Growing up in the small Cajun town of Broussard, Louisiana, I had no idea that one day I would be an attorney and work for NASA at the Marshall Space Flight Center. Both my parents spoke French as their first language, and my grand-parents rarely spoke English. But growing up I heard stories about one of my dad’s cousins who went to college on the GI Bill and became an engineer at the Johnson Space Center. My family talked about “Uncle Don” like he was a superstar because of his job with the space program. Sometimes he would visit and give all the kids mission stickers, and we would treasure these as if they were made of gold. Although neither of my parents went to college, my dad always encouraged me to do well in school so I could get a scholarship and go to college like Uncle Don. My mom worked as a grocery store cashier for over 40 years, and my dad worked as a mechanic. They worked hard and saved to send their two children to Catholic school because they wanted us to get the best education possible. They saw education as the key to a better life, and their hard work and sacrifice was something that I never took for granted. After getting a full scholarship to college, I graduated as valedictorian from the University of Louisiana at Lafayette, and went on to receive a full tuition scholarship to Tulane University School of Law where I graduated with honors. I can’t really express the joy and pride in my parents’ voices the day I called to tell them that I had been offered a position as an attorney in the legal office at NASA Marshall Space Flight Center. It was living proof that no matter where you come from, anything is possible with hard work and education.
Today I am the Assistant Chief Counsel for General Law in the Office of Chief Counsel at MSFC, and I have never lost my sense of pride about supporting the space program. For almost 20 years, I have practiced primarily in the areas of ethics, labor and employment law, litigation and fiscal law. I have had the privilege to represent the Agency before numerous administrative bodies such as the Merit Systems Protection Board, the Equal Employment Opportunity Commission and the Federal Labor Relations Authority, and have worked closely with Department of Justice attorneys. I am the functional lead of the Ethics Program at MSFC, and our Center was honored to be recognized by the Office of Government Ethics with an Ethics Program Award in 2010.
I was very fortunate to have wonderful mentors, male and female, from MSFC and other NASA centers as I grew and developed as an attorney. Over the years I learned that being a good attorney means being a good counselor to managers and individual employees. There is great satisfaction in helping clients find ways to accomplish their goals within all ethical and legal requirements. I have made an effort in my own career to mentor and encourage the new attorneys who have come after me. I am proud to work with wonderful dedicated people who make important contributions to human space flight, science, technology and to our nation.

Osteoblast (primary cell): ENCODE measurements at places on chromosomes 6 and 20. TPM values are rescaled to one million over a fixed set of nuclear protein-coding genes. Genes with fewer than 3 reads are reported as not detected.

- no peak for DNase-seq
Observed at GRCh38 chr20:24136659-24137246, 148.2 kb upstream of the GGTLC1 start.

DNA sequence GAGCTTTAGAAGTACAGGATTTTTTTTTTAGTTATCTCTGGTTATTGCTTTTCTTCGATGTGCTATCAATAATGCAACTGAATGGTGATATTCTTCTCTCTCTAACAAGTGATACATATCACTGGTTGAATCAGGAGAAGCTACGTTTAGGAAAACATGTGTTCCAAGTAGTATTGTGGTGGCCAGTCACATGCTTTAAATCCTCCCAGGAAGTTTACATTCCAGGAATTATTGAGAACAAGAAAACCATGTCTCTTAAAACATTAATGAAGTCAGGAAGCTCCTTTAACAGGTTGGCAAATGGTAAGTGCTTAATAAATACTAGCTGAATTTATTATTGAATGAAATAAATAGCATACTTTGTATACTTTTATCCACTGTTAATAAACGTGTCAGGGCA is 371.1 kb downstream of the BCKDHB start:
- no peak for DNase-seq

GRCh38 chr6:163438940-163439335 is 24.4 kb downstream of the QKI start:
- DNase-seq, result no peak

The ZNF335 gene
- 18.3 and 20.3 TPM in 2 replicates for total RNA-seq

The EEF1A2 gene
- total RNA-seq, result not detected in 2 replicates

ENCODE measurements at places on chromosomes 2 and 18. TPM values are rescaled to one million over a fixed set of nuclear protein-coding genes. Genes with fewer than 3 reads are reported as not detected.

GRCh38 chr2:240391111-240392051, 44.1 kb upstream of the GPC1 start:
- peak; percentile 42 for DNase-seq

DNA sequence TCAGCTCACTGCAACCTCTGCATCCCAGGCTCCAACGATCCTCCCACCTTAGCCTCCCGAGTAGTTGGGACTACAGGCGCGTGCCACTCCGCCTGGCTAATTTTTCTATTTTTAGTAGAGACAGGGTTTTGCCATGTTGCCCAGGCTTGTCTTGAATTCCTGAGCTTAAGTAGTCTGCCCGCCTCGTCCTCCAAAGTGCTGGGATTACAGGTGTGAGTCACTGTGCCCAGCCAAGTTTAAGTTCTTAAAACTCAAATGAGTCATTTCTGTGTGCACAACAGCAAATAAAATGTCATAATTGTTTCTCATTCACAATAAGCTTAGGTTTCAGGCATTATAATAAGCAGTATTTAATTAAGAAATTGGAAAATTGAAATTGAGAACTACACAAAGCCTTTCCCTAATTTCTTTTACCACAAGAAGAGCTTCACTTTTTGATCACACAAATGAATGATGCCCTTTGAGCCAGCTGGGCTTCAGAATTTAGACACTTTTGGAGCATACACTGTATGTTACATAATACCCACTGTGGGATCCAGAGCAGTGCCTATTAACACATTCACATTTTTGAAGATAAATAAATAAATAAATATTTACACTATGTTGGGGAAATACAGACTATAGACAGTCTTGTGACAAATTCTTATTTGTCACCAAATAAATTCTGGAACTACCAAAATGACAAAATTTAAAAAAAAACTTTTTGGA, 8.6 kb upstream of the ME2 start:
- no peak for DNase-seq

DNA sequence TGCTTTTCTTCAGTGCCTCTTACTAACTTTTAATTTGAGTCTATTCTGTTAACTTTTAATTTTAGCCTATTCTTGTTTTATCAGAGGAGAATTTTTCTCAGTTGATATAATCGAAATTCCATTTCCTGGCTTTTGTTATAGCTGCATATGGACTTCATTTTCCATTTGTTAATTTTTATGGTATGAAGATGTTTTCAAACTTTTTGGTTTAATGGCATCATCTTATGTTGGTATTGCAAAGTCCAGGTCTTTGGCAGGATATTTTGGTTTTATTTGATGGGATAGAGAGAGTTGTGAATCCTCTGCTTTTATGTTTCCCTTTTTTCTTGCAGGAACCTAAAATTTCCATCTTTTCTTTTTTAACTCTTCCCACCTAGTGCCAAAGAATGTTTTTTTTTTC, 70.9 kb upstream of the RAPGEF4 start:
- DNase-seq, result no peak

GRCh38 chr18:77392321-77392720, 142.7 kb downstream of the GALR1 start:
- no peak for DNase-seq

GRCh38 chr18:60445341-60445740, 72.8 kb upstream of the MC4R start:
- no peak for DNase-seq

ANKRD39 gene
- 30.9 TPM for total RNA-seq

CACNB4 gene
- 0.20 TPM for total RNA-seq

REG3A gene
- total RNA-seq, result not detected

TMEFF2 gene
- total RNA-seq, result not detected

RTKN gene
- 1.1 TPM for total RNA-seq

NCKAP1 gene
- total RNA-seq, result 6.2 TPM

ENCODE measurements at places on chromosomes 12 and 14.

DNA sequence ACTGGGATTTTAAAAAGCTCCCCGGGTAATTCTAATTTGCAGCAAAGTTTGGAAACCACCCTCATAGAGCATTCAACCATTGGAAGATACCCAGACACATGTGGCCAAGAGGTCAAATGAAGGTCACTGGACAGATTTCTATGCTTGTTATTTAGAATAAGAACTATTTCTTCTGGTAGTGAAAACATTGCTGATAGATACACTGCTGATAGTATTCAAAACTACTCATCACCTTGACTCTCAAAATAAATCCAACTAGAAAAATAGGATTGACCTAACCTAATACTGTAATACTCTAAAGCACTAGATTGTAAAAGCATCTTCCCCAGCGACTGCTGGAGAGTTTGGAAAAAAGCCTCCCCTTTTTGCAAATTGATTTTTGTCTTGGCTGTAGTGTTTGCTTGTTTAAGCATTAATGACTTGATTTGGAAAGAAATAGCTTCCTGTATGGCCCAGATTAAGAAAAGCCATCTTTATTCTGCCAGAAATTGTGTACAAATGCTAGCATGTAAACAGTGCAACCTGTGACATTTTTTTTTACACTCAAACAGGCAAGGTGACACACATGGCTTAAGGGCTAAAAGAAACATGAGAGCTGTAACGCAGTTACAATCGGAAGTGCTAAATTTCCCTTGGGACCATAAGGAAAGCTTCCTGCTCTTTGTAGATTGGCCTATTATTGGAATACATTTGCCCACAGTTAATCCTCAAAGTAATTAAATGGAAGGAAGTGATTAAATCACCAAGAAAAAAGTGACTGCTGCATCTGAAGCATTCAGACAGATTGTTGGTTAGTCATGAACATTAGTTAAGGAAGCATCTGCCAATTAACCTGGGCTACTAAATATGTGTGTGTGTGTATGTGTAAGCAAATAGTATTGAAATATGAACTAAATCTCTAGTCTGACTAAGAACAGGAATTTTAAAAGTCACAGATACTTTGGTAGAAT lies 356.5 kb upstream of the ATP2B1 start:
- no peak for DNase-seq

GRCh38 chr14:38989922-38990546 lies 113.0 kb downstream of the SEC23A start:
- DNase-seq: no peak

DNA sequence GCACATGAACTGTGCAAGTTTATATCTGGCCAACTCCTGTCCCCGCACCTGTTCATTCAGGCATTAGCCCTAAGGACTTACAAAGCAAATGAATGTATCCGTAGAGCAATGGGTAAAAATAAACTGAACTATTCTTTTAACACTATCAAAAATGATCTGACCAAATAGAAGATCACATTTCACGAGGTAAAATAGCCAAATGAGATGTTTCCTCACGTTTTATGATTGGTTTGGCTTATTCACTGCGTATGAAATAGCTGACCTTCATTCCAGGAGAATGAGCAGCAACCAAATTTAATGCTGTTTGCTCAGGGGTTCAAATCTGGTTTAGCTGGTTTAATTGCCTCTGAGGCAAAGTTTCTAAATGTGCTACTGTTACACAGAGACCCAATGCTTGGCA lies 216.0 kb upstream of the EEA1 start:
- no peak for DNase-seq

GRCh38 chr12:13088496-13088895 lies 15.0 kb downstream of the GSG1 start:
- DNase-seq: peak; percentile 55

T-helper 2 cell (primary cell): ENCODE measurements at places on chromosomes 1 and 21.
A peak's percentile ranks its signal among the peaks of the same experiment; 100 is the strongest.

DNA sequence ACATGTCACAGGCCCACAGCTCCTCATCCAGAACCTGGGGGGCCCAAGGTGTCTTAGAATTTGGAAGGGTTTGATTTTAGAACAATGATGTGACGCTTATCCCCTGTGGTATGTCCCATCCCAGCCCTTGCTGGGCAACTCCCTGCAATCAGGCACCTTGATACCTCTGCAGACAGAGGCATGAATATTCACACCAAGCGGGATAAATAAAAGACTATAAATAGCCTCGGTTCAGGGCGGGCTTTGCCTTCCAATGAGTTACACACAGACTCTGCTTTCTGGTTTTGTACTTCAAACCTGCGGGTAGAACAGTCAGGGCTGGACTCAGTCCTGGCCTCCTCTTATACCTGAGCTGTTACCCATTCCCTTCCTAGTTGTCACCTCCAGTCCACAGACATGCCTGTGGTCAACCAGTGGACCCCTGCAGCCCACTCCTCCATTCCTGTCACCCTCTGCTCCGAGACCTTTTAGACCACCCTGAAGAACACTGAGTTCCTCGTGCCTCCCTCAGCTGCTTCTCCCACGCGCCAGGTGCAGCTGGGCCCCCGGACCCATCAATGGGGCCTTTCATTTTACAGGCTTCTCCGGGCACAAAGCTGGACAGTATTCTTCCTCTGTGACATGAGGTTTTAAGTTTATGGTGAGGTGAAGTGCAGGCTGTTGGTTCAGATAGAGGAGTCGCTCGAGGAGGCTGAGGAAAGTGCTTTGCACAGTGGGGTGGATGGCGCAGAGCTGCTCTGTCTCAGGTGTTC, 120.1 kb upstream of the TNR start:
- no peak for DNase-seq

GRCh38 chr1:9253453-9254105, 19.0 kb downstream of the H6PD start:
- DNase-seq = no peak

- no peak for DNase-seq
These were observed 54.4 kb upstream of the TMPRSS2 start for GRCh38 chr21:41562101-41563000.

I have also been blessed with a wonderful husband and two elementary age children, who always remind me of what is really important in life. I have learned as much from my children as I have from my formal education. When my daughter was about four years old she heard me speaking on the phone with her pediatrician who is female. When I hung up, she looked at me with wide eyes and said, “Mom, did you know that BOYS can be doctors too?” Because she had only known a female doctor, she assumed that all doctors must be female. That conversation really drove home to me how important it is to expose children to a variety of role models. To a child, perception is reality. NASA’s diversity of role models in fields like engineering and science helps show kids that there are no limits on what they can accomplish.
My experience with NASA has taught me that anything is possible with hard work and a few dreams. It is wonderful to work at a place where work-life balance is considered a priority, and where the whole employee is valued. And of course, I still enjoy going home to Louisiana to see my family, eat some good Cajun food, and answer the many enthusiastic questions that I always receive about working for NASA.
Growing up in a small Cajun town in Louisiana, Pam Bourque had no idea that she would one day become an attorney and work for NASA at the Marshall Space Flight Center. As a child she loved school, and her parents encouraged her to work hard so she could get a scholarship to college. Although her parents never went to college, her dad loved to read, and reading and learning were always stressed in her family. She recalls her parents talking about college like it was a magical distant place that held the key to success. It was something to be strived for. Her family’s love of learning paid off when Pam did receive a scholarship to college and later to law school. She graduated as valedictorian from the University of Louisiana at Lafayette and later graduated from Tulane University’s School of Law with honors. She began her career with NASA as an attorney in the Office of Chief Counsel at Marshall Space Flight Center. Today, Pam is the Assistant Chief Counsel for General Law at MSFC. For almost 20 years, Pam has practiced primarily in the areas of ethics, labor and employment law, litigation and fiscal law. She has represented the Agency before numerous administrative bodies and is the lead of the Ethics Program at MSFC, which received an Ethics Program Award from the U.S. Office of Government Ethics in 2010. She is also very active with the North Alabama Chapter of the Federal Bar Association, having previously served as Chapter President and chairperson of the Federal Labor and Employment Law Symposium. She is the recipient of numerous NASA awards, including the NASA Silver Snoopy Award, the Space Flight Awareness Launch Honoree Award, and the NASA Exceptional Service Medal.